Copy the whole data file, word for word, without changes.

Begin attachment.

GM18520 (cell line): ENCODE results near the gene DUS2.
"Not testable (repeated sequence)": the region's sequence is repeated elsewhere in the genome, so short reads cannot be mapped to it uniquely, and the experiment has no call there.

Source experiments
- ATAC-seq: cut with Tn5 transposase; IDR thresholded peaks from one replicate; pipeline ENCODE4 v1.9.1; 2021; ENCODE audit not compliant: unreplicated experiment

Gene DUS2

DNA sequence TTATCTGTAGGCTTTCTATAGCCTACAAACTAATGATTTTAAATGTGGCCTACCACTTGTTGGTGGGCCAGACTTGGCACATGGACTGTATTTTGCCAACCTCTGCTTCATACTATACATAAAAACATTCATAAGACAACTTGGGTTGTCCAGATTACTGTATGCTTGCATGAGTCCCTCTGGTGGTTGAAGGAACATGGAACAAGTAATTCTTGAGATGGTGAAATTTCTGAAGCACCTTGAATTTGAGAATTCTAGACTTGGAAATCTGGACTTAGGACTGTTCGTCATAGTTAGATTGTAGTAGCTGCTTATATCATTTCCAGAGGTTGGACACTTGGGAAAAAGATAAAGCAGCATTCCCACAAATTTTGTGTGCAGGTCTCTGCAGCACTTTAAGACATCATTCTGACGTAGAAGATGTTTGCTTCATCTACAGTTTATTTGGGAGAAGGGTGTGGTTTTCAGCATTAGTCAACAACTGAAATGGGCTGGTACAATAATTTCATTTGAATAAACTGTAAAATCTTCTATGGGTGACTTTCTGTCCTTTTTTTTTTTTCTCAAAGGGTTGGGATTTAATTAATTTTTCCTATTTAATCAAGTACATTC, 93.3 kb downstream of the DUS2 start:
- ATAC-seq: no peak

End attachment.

GM18520 (cell line): ENCODE results near the gene DUS2.
"Not testable (repeated sequence)": the region's sequence is repeated elsewhere in the genome, so short reads cannot be mapped to it uniquely, and the experiment has no call there.

Source experiments
- ATAC-seq: cut with Tn5 transposase; IDR thresholded peaks from one replicate; pipeline ENCODE4 v1.9.1; 2021; ENCODE audit not compliant: unreplicated experiment

Gene DUS2

DNA sequence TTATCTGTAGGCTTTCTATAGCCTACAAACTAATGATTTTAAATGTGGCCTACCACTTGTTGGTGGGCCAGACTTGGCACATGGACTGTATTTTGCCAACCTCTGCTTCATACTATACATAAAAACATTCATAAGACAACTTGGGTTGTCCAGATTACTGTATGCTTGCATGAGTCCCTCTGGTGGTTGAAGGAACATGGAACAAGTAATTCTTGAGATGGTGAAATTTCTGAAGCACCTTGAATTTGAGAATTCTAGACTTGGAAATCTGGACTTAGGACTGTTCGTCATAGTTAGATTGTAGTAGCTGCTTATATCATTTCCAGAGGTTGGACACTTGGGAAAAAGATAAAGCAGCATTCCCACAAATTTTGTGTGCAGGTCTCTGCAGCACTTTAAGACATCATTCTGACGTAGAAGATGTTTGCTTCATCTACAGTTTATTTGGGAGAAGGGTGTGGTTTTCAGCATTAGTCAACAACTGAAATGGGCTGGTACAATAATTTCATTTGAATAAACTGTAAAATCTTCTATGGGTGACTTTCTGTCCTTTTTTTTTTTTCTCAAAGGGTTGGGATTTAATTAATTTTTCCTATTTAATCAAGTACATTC, 93.3 kb downstream of the DUS2 start:
- ATAC-seq: no peak